3) The fact that Barack Obama’s mom was an anthropologist. Ruth Behar has already written movingly about this, so I don’t have to, but I’ve been pondering anthropological thoughts throughout the campaign, and even after the election, and wish that there had been some sort of Anthropologists for the Anthropologist’s Son group around, pushing us as a discipline into some kind of spotlight. Surely, his mother’s passion for anthropology, the one that led her to eventually settle and build a family in Indonesia (among other places), informs the choices that the President-Elect makes/will make about how to move through the world? About his approach to his own racial identity? About his perspective on the role of government in society?

There’s another blog entry waiting to happen, and clearly it is not coming from me.


5 Responses to Well I’m not blogging either, so there.

  1. This quote a friend has at the bottom of her e-mail sounds like it might apply”

    “She was supposed to be an intellectual, but at night the only thing she felt the energy to do was watch Dynasty…it had not always been like this. Not at all.” – Mischa Berlinski in “Fieldwork”

  2. Some good news from the other end of the life cycle. It was 1976 when, 32 years old, with a three year-old daughter, I crashed and burned, a.k.a., didn’t get tenure. It was over a decade later, when my daughter was in her teens and our family was feeling economically secure, that my academic itch returned. I got out my old field notes, wrote a small article and timidly submitted it to a minor journal. Got published. Emboldened, I wrote a bigger article and sent it to a major journal. Got rejected, but in the nicest possible way, by an editor who told me what I needed to do–catch up on the stuff I’d missed in the last decade–in order to get it published. Started work on another piece, mentioned on an email list, got a pointer from a friend, and wound up with a chapter in a book. Five years later my own book appeared. Now I’m doing some more research.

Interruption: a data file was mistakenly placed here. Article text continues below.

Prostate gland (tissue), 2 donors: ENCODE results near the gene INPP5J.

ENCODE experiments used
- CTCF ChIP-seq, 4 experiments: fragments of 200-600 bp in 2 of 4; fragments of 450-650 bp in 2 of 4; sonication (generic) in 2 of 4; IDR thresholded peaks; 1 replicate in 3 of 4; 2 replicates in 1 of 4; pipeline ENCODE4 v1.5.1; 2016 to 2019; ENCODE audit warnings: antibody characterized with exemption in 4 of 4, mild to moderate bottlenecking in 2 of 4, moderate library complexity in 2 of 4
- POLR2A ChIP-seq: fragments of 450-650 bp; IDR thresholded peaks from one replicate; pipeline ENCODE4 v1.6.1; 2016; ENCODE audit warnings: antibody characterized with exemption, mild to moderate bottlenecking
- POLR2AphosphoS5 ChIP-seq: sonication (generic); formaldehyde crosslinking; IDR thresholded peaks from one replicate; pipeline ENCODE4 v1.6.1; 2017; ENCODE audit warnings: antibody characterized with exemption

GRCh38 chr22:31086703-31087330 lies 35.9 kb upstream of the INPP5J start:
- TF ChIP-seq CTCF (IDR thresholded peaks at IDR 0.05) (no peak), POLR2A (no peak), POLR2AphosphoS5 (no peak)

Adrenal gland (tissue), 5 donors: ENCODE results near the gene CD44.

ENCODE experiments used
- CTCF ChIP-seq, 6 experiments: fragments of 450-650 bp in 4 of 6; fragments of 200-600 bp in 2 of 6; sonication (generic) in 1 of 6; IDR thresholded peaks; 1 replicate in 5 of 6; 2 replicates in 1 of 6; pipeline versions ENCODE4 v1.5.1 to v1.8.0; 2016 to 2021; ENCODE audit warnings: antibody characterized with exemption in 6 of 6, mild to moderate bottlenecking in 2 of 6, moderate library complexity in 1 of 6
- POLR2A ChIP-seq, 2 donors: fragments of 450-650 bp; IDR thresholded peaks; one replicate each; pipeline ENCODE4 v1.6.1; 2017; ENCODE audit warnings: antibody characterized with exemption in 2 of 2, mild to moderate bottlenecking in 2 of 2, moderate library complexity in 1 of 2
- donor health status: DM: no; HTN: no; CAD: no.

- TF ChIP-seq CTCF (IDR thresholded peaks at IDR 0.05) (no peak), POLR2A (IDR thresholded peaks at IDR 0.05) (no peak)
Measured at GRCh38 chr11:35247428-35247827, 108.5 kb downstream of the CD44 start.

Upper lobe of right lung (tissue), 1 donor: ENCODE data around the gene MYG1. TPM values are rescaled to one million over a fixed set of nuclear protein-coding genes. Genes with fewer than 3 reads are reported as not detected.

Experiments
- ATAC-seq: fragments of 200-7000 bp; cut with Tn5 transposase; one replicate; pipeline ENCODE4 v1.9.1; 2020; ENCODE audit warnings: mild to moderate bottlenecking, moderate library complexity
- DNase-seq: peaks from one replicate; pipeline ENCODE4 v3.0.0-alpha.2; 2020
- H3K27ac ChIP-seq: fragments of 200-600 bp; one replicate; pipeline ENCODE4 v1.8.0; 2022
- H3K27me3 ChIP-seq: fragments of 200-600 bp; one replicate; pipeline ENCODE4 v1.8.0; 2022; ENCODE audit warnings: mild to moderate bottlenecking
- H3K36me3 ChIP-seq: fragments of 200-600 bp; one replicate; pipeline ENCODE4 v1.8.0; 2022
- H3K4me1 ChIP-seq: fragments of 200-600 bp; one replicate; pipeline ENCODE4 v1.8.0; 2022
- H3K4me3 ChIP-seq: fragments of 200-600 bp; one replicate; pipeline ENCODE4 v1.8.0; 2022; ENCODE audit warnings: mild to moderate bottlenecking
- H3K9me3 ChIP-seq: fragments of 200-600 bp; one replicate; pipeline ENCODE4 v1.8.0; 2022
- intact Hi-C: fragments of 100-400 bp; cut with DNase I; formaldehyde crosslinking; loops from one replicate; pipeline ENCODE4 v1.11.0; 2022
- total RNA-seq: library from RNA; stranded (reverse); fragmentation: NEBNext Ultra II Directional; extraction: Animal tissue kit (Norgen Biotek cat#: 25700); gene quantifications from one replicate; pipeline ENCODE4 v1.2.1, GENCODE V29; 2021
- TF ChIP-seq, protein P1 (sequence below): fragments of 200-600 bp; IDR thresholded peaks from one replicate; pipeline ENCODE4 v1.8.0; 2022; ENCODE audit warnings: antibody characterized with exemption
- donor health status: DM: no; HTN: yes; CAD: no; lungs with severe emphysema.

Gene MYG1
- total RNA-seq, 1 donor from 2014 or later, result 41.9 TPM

I mention this stuff in hopes of encouraging those who are still young, have young kids around the house, are maybe in what is described, delicately, as financially unstable circumstances, to believe that life won’t always be like this. You, too, may find a path that will let you make folks like Benjamin Whorf (an insurance adjuster) or Lewis Henry Morgan (a lawyer) your models.

  3. It is always hard to write whether in grad school, in a settled life, or on the fly. Sometime this is a good thing, too, as what comes quickly to us is not always the wisest.

  4. I recall reading somewhere that Max Weber, who suffered from serious depression, could only write two hours a day. But, hey, look at the output. Confirms some of the best advice this wordsmith ever received: Writing is like playing a musical instrument. At first, it can seem awfully hard; but with lots of practice comes fluency.

  5. Writer’s block is a terrible thing. I have spent all morning wandering around the house in order to avoid the rather straightforward multiple choice exam I need to write by Monday.

    The good news is that as John notes, even a little bit everyday in the end can add up to a lot–Persistence is a key. Just one page per day can result in a 30 page article in one month, and a whole book mss. in one year (…now if only my multiple choice exam were so easy!)